(Yicai Global) July 27 -- The first China International Import Expo, an important part of China's plans to further open up to the rest of the world, is now less than 100 days away.
The CIIE Bureau invited executives from several local authorities to a briefing on the expo's progress on July 26, and held a meeting the same day to introduce businesses to the seven exhibition areas and confirm numbers for those looking to book booths. Some 16 companies and over 200 exhibitors attended.
Companies from developing countries will enjoy a 50 percent or even 100 percent discount on logistic expenses for their exhibits if they use couriers recommended by the CIIE. The National Exhibition and Convention Center, which will host the CIIE, will also cover tax payments and set up a temporary venue in its northern plaza to make customs inspections more convenient.
This will reduce the cost for those with valuable exhibits, or ones that can troublesome if undergoing out-of-box checks at ports, said Fang Hui, general manager of the NECC's operations center in Shanghai.
As the only overseas courier endorsed by the CIIE, China Cosco Shipping will transport all exhibits from outside China. It has developed a dedicated platform for those looking to book containers so it can facilitate services for the expo, and is working with customs authorities to help goods get clearance sooner, the firm's Deputy General Manager Yu Zenggang said.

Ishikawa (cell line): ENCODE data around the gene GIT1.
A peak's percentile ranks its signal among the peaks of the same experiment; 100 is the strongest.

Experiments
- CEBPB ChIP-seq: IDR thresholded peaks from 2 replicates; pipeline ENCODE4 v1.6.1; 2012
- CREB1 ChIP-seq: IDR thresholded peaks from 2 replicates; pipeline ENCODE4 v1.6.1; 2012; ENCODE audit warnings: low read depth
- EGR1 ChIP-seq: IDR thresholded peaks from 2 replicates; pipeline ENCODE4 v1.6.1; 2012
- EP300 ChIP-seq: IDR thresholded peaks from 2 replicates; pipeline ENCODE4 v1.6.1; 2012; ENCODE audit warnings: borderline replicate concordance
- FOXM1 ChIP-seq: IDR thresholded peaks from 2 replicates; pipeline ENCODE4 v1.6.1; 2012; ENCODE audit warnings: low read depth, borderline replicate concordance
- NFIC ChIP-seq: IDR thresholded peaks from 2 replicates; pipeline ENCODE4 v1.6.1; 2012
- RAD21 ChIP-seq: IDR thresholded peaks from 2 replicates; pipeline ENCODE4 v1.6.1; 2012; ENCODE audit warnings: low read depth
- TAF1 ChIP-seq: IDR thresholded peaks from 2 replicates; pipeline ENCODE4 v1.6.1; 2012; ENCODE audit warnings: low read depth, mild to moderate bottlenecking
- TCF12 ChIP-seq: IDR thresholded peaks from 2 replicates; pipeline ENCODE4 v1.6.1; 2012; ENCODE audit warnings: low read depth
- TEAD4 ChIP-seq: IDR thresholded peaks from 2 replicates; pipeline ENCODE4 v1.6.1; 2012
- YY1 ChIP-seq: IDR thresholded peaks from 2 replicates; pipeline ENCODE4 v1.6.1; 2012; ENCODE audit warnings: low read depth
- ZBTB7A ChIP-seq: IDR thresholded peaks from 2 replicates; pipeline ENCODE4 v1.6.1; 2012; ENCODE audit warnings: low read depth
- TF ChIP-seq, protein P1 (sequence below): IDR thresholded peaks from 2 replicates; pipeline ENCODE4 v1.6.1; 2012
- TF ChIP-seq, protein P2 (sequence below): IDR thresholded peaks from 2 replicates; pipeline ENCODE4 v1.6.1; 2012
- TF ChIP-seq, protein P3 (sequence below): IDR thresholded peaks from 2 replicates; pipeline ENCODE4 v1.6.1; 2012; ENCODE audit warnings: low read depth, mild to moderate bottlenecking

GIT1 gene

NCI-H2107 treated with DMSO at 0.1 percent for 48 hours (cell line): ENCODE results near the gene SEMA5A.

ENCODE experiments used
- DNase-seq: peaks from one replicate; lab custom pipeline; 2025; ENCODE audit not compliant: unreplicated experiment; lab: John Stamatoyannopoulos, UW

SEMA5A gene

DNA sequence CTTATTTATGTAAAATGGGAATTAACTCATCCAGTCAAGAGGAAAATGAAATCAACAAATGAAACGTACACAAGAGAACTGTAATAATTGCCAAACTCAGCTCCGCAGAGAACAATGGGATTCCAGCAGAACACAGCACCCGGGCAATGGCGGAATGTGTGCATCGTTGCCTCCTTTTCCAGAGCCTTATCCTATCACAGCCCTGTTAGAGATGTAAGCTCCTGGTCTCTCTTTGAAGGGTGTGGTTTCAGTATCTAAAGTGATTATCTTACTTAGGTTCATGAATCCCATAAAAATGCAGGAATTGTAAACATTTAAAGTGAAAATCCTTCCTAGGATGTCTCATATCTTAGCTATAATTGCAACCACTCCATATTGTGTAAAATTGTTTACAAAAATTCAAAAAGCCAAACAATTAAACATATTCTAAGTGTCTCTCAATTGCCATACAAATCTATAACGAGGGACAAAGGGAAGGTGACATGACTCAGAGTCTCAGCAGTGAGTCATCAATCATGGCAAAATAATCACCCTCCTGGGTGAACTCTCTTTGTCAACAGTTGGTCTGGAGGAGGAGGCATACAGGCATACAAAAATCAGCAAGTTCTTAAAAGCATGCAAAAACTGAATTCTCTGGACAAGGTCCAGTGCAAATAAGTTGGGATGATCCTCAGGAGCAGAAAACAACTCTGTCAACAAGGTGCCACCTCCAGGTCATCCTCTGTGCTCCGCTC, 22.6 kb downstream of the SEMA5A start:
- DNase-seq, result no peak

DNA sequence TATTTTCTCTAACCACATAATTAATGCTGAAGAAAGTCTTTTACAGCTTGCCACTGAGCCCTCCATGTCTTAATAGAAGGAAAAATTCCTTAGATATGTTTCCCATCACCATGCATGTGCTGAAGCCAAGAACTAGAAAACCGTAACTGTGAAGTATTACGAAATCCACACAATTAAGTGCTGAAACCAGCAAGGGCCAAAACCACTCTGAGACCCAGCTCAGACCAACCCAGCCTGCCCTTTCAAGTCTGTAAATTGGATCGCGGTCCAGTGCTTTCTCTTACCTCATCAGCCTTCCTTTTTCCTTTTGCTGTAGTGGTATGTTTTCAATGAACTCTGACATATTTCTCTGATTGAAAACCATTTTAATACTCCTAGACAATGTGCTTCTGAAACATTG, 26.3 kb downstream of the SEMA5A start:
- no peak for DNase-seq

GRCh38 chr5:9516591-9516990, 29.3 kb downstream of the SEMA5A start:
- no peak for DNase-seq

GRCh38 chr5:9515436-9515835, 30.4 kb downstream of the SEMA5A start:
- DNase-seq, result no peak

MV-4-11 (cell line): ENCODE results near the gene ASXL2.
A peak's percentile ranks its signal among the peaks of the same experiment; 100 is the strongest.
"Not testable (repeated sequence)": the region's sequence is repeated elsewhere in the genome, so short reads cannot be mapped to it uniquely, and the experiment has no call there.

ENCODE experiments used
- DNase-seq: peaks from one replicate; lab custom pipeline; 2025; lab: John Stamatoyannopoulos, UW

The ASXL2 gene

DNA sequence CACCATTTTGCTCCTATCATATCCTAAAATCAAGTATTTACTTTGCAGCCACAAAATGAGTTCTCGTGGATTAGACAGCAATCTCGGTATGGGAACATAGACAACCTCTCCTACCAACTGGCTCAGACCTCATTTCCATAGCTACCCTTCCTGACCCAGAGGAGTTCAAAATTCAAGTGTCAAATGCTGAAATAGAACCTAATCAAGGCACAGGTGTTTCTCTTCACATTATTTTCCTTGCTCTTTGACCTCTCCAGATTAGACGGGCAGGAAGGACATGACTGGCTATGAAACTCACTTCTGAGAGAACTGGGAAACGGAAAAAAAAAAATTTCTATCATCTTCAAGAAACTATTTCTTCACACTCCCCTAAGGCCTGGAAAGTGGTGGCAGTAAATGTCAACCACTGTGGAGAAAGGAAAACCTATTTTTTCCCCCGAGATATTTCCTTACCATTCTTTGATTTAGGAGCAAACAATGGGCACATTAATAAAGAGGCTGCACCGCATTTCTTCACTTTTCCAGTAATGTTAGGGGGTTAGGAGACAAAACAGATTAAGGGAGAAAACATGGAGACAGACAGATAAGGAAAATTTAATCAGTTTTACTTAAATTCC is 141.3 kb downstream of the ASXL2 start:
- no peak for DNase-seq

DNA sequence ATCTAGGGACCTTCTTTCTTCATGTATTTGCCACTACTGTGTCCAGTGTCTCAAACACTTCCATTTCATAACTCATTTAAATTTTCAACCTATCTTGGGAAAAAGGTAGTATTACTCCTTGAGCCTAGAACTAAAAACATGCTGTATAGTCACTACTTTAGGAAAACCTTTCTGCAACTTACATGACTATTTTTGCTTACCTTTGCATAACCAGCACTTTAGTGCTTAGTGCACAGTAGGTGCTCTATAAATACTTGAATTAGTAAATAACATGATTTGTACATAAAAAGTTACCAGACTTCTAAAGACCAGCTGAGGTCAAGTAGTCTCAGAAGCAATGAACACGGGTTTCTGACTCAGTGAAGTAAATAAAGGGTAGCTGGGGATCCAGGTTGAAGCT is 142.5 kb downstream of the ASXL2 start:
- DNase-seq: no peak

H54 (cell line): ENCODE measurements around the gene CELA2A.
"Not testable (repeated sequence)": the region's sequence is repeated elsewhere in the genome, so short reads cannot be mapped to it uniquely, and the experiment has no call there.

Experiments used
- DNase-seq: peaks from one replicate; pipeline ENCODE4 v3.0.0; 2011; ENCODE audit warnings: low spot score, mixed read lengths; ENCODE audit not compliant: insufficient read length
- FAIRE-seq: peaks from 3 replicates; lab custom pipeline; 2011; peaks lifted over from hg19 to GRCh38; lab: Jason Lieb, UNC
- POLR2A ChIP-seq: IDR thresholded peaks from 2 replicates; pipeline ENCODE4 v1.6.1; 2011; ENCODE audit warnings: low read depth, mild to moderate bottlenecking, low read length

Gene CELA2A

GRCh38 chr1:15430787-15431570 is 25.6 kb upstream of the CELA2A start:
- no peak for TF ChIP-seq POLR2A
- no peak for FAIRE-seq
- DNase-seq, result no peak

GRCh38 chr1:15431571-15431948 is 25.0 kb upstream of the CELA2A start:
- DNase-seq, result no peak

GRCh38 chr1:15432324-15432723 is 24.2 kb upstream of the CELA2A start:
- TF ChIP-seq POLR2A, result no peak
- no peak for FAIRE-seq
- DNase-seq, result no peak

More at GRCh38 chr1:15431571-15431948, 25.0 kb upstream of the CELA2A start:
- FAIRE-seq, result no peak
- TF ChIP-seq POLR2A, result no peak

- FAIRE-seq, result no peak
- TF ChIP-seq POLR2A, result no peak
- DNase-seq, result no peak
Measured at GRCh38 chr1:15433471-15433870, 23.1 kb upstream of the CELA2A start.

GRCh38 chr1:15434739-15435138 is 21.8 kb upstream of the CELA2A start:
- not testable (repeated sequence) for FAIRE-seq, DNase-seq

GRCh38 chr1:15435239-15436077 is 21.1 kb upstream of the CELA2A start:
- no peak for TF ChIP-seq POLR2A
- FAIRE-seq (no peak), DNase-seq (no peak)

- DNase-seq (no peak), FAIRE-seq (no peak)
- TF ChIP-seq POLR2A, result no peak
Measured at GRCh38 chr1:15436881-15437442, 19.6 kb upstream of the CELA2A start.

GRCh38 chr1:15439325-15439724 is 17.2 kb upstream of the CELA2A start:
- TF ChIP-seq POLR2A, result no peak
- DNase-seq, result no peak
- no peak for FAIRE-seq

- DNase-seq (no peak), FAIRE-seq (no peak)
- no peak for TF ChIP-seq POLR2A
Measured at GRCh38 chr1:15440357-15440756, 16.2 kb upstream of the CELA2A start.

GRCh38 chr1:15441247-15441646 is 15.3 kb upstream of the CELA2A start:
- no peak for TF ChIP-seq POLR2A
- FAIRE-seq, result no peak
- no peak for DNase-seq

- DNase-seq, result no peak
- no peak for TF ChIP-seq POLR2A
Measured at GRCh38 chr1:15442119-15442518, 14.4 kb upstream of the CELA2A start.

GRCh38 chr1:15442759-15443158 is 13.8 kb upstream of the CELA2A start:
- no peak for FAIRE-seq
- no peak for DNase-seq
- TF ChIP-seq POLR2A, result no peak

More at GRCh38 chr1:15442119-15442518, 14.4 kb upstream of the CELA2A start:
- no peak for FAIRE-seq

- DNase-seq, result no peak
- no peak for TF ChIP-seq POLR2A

The CIIE will use nine exhibition halls covering 300,000 square meters. Companies participating come from G20 member states and countries with links to the Belt and Road Initiative. Many Global 500 companies and industry-leading firms have already submitted application forms to run exhibits at the second CIIE.
In order to meet the larger-than-expected demand for the expo, the bureau has arranged for a number of services to make life easier for exhibitors, buyers and forum guests.
It will offer digital guide services to help participants access to brand new digital experiences at the event, while using big data and cloud computing to offer an online trade communication platform. It will also offer Wi-Fi coverage and some 5G communications services. There will also be finance, trade and insurance consultants on hand.
China's General Administration of Customs has taken on board the CIIE's needs and devised measures to safeguard customs control for the event, said He Xiaorui, vice director of the Department of Customs Control and Inspection. Among them is a 'negative list' to dictate items that cannot be imported.
"During early communication with exhibitors, we found that they focused on how food and agricultural products would be displayed," said Li Jin, an official at Shanghai's customs authority. In order to ensure quick clearance for these goods, customs will devise measures based on risk and product classification. For example, some items will need to go through quarantine and some which are usually banned in China can be imported for the expo if they are confirmed to not be a disease risk. China's top customs watchdog has allowed the local division to handle quarantine administration to quicken the time it takes to pass.